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Birren v. Commissioner of Internal Revenue.


December 7, 1940


Petition by P. A. Birren & Son, Incorporated, for review of decision of the United States Board of Tax Appeals redetermining a deficiency in petitioner's income tax imposed by the Commissioner of Internal Revenue.

Author: Kerner

Before MAJOR and KERNER, Circuit Judges, and LINDLEY, District Judge.

KERNER, Circuit Judge.

Petitioner, P. A. Birren & Son, Inc., seeks review of a decision of the Board of Tax Appeals redetermining a deficiency in petitioner's income tax for the year 1933 in the amount of $1,391.15. The original deficiency determined by the Commissioner was $3,087.34, but was reduced to $1,391.15 upon redetermination by the Board pursuant to concessiosn made by the Commissioner at the hearing before the Board.

Petitioner was transferee of the undertaking business of P. A. Birren who had commenced this business about 1885. P. A. Birren, in filing his income tax returns during the years he conducted his business, reported as sales the accounts collected instead of the sales or services charged, although in the cost of sales reported were included the cost of caskets and other materials and payments for services incident to his business. Birren, prior to 1925, kept a single entry system of bookkeeping, and thereafter he installed a double entry system, on the accrual basis.

On May 1, 1933, petitioner was incorporated and took over this undertaking business, issuing its capital stock therefor of a par value of $25,000 for the following assets:

Cash $1,955.54

Accounts Receivable $30,938.40

Less Reserve 14,938.40 16,000.00

Merchandise Inventory 396.91

Furniture and Fixtures 3,500.00

Automobiles 3,147.55

Total $25,000 .00

For these assets 980 shares out of a total of 1,000 shares of the capital stock of the P. A. Birren & Son, Inc., were issued to P. A. Birren and Julia K. Birren as joint tenants.

The books of the petitioner corporation were kept on the accrual basis and there was no change in keeping the books of the petitioner from that employed by Birren except that a capital stock account was set up on petitioner's books.

The petitioner filed a corporation income tax return for 1933, the taxable year here involved, including therein as income the actual sales during the period instead of the amounts collected. Of the amount of accounts receivable taken over upon the incorporation, there was collected $6,953.67.

The crux of the controversy is whether collections made during a taxable year by a taxpayer on the accrual basis, on accounts receivable taken from a predecessor's individual business, represents taxable income.

In this case the Board of Tax Appeals sustained the Commissioner in his contention that the $6.953.67 collected on the accounts receivable during the taxable period constituted income, found as a fact that Birren, the transferor, had the benefit of deductions for the cost of his sales in his tax returns filed for previous years, and that under this method the full amount collected on the accounts receivable would have been income taxable as such to the transferor when received.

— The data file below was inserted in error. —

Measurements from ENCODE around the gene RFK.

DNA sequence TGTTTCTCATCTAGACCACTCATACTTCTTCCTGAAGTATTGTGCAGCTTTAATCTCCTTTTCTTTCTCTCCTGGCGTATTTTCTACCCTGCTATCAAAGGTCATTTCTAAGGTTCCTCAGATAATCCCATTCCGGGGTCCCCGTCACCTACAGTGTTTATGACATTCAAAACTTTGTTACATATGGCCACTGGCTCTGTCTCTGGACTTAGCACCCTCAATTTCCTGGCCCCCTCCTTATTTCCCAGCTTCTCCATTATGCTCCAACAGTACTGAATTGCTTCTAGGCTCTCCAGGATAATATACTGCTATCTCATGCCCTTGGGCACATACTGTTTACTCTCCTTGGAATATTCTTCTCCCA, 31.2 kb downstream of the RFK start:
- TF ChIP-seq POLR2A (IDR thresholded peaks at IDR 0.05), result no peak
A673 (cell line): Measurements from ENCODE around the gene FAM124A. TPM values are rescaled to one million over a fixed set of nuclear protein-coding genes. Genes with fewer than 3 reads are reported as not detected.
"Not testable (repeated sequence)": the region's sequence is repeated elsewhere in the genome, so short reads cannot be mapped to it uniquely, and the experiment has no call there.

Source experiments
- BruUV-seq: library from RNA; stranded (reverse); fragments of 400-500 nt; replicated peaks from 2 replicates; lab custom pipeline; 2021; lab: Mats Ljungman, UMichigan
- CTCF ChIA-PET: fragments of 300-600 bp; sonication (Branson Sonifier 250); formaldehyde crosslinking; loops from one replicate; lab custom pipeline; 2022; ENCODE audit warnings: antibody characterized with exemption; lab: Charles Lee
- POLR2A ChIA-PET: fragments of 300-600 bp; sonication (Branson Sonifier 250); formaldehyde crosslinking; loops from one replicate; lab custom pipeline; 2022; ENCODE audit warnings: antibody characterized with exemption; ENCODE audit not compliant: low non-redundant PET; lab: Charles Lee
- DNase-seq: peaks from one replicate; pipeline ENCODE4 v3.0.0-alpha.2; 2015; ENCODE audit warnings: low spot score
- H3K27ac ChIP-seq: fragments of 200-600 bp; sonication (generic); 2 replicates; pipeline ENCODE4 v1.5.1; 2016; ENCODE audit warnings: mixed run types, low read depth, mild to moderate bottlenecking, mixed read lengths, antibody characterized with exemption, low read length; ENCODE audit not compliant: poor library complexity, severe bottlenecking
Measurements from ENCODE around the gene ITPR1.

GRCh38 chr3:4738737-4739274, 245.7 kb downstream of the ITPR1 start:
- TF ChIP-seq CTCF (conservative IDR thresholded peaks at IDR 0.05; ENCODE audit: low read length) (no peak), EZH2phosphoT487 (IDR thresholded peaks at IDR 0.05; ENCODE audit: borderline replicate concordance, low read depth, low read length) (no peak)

Now, petitioner contends that the collections made during the taxable year should not be included in its income for the reason that all sales by the transferor were includable in his, Birren's taxable income in the year in which the sales occurred, and all accounts thus created have a basis of 100% of the amount thereof for the purpose of computing income upon any future collection thereof.

With this contention we cannot agree. It is clear that the petitioner acquired Birren's undertaking business, including accounts receivable, in exchange for 98% of the stock of P. A. Birren and Sons, Inc., immediately upon the organization of the corporation. Birren thus secured control of the total number of shares of all classes of stock of the corporation as defined in Section 112(j) of the Revenue Act of 1932, c. 209, 47 Stat. 169, 26 U.S.C.A. Int. Rev. Acts, page 514. Section 112(b)(5), 26 U.S.C.A. Int. Rev. Acts, page 511, provides that no gain shall be recognized if property is transferred to a corporation by a person solely in exchange for stock in such corporation, and immediately after the exchange such person is in control of the corporation. Therefore, under the statute, no gain was recognized to Birren upon the transfer of his undertaking business to the corporation.

The answer to our problem has been suggested in Portland Oil Co. v. Commissioner, 1 Cir., 109 F.2d 479. In that case the Revenue Act of 1928 was under discussion, but what was said there applies as well to the 1932 Act. The court said (109 F.2d at page 487): "If a gain * * * is not recognized in a transfer under Section 112(b)(5), the basis of the property to the transferee, by force of Section 113(a)(8) [26 U.S.C.A. Int. Rev. Acts,pages 377, 382], becomes the same as it would be in the hands of the transferor," and in 109 F.2d at page 486, "the transferee steps into the shoes of the transferor so far as the tax basis for the property is concerned."

Section 113(a)(8) of the revenue Act of 1932, 26 U.S.C.A. Int. Rev. Code, ยง 113(a)(8), provides: "If the property was acquired after December 31, 1920, by a corporation - (A) by the issuance of its stock or securities in connection with a transaction described in section 112(b)(5) * * * then the basis shall be the same as it would be in the hands of the transferor * * * ." So in the instant case the transferor's basis for the accounts receivable taken over by the petitioner was zero, and not 100%; consequently, the petitioner, standing in the shoes of the transferor, using the same basis, realized a gain upon the collection of the accounts receivable during the taxable year.

It follows that the decision of the Board of Tax Appeals must be affirmed.


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